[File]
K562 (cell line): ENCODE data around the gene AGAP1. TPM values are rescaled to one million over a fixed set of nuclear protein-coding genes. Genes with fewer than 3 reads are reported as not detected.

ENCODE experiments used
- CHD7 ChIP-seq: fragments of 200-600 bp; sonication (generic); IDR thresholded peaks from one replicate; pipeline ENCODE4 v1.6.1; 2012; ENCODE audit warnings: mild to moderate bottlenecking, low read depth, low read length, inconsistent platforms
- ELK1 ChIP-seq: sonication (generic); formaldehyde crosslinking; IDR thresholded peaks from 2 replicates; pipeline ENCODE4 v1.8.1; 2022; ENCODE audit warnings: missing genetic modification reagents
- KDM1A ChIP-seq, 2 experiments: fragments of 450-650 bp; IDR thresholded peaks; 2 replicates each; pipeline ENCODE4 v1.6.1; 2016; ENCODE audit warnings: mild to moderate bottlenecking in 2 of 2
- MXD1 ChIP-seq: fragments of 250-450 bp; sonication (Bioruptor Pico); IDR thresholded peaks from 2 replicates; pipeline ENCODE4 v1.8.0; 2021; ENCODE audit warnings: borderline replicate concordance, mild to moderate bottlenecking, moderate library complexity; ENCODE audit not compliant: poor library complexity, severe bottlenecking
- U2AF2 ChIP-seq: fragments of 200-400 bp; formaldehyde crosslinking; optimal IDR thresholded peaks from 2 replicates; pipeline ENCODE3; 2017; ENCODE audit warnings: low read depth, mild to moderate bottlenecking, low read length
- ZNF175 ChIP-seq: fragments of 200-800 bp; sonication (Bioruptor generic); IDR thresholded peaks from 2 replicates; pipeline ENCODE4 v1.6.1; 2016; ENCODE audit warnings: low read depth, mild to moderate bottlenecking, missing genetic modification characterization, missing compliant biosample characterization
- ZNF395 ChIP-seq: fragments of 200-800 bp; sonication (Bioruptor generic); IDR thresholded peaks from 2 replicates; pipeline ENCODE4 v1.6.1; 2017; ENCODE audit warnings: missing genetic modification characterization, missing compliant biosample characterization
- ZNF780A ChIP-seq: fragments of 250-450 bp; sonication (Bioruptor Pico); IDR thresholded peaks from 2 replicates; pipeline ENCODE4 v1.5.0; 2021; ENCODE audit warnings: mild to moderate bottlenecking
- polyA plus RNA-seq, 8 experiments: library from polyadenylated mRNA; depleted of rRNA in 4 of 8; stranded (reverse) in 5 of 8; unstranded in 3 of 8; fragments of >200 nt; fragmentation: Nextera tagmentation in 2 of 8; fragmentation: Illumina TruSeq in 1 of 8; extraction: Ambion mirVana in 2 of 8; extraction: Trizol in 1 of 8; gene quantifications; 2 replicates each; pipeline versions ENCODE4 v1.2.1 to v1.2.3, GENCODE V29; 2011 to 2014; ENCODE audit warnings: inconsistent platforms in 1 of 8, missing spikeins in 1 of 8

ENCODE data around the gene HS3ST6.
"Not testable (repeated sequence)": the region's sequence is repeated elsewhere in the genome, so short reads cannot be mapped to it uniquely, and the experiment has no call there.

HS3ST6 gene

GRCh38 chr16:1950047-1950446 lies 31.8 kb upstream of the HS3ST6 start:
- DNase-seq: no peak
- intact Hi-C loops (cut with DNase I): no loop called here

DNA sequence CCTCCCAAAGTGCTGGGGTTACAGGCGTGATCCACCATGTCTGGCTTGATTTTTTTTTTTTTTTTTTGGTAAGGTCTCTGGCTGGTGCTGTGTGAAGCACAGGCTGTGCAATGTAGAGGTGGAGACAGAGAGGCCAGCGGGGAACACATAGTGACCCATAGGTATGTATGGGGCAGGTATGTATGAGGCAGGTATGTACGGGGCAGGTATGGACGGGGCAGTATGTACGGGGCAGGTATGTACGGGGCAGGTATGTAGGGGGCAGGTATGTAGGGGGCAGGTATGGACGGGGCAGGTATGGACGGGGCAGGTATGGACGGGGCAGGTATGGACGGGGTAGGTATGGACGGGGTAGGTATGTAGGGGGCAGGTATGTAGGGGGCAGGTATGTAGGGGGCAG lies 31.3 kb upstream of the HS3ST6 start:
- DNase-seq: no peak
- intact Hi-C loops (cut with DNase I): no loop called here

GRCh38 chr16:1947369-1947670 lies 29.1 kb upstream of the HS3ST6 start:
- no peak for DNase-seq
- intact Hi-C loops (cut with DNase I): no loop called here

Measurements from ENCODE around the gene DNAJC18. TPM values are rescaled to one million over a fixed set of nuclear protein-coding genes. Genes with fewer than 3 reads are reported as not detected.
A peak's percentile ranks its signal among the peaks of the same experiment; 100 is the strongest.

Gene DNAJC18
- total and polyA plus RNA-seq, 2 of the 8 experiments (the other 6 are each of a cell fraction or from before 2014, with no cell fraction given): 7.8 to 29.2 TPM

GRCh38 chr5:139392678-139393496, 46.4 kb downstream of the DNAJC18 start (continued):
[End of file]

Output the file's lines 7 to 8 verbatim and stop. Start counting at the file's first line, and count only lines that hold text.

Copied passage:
- U2AF2 ChIP-seq: fragments of 200-400 bp; formaldehyde crosslinking; optimal IDR thresholded peaks from 2 replicates; pipeline ENCODE3; 2017; ENCODE audit warnings: low read depth, mild to moderate bottlenecking, low read length
- ZNF175 ChIP-seq: fragments of 200-800 bp; sonication (Bioruptor generic); IDR thresholded peaks from 2 replicates; pipeline ENCODE4 v1.6.1; 2016; ENCODE audit warnings: low read depth, mild to moderate bottlenecking, missing genetic modification characterization, missing compliant biosample characterization